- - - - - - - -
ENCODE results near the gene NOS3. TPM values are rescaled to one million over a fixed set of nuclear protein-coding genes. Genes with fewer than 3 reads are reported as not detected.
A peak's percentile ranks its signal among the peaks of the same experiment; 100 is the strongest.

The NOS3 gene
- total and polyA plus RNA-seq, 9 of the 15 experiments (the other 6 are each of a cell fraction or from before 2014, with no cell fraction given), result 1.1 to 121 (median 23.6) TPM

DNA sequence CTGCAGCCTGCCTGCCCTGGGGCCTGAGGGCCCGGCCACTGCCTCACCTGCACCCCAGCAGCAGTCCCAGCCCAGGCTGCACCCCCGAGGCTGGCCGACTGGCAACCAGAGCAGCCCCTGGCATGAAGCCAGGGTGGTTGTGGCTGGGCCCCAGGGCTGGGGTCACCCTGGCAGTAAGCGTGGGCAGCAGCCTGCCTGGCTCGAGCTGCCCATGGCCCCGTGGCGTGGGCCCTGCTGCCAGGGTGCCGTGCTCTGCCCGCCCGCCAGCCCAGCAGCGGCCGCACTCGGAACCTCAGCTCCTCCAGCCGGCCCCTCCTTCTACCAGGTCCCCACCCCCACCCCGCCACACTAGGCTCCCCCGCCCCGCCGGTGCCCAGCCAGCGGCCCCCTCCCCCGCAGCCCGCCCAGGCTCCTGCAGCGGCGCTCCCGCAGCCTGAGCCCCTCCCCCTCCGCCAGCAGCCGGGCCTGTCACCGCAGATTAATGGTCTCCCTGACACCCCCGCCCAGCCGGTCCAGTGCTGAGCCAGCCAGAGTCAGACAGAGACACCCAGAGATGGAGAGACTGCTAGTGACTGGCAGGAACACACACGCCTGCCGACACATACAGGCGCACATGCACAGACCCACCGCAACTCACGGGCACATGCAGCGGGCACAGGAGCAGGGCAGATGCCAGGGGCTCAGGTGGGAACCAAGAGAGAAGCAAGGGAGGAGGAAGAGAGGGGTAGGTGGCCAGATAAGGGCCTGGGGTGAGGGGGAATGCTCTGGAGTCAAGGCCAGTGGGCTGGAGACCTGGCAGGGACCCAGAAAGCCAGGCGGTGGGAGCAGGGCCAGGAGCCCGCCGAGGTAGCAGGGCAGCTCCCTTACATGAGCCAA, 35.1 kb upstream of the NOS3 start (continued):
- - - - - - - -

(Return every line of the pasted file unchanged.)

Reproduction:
ENCODE results near the gene NOS3. TPM values are rescaled to one million over a fixed set of nuclear protein-coding genes. Genes with fewer than 3 reads are reported as not detected.
A peak's percentile ranks its signal among the peaks of the same experiment; 100 is the strongest.

The NOS3 gene
- total and polyA plus RNA-seq, 9 of the 15 experiments (the other 6 are each of a cell fraction or from before 2014, with no cell fraction given), result 1.1 to 121 (median 23.6) TPM

DNA sequence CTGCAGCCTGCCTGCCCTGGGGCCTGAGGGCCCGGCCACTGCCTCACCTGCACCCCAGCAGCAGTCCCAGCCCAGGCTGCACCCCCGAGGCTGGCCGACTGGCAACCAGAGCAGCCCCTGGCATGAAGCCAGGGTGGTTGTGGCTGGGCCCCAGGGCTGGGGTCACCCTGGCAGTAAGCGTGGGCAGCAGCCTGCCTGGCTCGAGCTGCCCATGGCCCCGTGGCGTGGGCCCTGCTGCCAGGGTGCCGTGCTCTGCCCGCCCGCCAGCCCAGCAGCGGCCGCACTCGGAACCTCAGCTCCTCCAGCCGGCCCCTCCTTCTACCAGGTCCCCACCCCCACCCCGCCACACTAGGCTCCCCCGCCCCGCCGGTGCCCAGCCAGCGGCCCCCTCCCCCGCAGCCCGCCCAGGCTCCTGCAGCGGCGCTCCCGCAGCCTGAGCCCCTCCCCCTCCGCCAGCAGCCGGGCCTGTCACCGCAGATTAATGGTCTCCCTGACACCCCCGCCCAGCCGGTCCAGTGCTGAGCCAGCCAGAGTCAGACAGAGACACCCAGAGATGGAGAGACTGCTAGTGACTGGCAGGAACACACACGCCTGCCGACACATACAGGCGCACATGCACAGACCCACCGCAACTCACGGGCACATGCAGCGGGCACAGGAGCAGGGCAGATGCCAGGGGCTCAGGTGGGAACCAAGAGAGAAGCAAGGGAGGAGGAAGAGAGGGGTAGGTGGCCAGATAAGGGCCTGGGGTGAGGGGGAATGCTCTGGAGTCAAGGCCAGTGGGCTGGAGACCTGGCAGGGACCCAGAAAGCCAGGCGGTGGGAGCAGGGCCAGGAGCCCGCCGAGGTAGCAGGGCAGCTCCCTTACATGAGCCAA, 35.1 kb upstream of the NOS3 start (continued):